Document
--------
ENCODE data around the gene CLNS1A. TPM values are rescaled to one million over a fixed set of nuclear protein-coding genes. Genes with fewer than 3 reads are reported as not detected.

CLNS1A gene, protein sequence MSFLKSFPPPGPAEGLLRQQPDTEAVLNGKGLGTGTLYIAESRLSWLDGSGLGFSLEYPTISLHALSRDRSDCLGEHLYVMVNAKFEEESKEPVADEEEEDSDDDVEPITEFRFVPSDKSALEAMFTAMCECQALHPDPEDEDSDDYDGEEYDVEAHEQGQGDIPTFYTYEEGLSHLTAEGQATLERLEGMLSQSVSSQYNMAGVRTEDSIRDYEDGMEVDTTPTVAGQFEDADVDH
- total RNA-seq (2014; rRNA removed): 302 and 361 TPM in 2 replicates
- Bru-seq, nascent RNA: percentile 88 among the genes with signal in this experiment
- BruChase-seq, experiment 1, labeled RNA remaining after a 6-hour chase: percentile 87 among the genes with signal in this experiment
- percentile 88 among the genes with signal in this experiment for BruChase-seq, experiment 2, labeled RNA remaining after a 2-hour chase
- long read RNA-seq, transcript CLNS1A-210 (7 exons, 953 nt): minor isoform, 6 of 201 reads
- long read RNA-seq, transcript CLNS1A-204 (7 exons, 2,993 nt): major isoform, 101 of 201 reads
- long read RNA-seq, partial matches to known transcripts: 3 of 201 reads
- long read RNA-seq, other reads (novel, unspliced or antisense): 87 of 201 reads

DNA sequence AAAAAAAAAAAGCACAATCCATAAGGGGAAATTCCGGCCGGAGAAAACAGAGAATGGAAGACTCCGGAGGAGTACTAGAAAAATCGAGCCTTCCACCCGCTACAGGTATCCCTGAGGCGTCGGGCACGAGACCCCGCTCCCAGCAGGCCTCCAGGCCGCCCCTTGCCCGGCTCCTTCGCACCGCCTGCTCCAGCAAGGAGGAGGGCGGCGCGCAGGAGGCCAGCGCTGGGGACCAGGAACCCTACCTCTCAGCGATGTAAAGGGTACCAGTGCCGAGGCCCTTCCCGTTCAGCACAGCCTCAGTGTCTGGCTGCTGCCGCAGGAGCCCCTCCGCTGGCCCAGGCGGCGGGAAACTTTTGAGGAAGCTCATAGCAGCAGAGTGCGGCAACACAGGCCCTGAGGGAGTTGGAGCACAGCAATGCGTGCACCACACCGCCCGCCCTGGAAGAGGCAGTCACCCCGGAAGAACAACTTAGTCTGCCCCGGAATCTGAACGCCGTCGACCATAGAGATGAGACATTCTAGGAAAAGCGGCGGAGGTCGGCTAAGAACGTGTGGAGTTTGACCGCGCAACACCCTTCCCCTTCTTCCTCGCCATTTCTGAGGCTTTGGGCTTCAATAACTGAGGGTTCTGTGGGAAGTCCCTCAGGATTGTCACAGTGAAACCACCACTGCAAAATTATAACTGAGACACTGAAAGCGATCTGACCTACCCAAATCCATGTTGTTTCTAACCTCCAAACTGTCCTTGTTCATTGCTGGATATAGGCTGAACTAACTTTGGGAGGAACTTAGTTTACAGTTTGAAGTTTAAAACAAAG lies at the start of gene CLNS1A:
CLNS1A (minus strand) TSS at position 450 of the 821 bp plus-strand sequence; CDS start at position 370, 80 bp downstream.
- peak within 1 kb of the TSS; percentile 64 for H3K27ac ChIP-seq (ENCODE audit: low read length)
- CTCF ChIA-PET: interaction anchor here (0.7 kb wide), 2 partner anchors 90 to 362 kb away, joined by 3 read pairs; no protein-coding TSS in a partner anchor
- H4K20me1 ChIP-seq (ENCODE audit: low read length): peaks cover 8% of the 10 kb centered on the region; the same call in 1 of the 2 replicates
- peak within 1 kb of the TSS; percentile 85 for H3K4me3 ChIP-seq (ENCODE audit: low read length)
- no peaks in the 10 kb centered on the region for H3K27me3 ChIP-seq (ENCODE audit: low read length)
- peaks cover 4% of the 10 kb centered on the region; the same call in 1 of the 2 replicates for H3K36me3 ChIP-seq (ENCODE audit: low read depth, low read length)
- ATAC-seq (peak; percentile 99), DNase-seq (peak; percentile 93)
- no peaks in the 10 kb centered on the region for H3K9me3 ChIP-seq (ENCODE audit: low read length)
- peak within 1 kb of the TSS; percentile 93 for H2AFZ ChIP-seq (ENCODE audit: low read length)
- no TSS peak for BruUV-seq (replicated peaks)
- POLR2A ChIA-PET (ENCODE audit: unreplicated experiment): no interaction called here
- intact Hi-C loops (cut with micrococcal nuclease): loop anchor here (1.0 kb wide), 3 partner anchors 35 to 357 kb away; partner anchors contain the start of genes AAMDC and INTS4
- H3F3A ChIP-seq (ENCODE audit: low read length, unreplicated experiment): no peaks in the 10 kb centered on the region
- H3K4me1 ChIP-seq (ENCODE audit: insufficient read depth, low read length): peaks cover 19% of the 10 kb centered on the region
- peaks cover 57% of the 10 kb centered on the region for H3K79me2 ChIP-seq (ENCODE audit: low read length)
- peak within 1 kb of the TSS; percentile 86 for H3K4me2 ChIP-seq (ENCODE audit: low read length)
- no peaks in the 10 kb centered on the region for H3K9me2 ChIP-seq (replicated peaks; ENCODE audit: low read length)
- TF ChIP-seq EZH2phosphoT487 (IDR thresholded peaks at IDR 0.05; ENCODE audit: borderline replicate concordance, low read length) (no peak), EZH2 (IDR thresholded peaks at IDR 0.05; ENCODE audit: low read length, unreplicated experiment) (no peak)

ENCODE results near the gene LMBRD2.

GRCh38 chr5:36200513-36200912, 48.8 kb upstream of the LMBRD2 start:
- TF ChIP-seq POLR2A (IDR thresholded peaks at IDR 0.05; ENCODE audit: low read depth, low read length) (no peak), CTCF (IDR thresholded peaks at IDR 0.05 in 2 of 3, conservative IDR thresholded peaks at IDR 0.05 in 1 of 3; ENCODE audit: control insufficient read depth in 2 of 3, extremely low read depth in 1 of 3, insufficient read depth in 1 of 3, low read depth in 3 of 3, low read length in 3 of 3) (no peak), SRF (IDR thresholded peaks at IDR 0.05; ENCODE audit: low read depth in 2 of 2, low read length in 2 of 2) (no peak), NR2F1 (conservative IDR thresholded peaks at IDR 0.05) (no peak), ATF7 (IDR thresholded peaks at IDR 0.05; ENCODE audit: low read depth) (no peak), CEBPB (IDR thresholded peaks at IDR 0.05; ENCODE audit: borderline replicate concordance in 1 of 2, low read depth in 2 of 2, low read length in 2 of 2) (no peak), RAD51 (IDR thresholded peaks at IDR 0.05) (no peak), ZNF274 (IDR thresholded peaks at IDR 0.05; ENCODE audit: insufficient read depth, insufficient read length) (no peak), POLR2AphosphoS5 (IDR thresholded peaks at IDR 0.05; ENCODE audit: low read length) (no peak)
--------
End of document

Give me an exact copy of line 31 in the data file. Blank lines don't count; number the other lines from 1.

ENCODE results near the gene LMBRD2.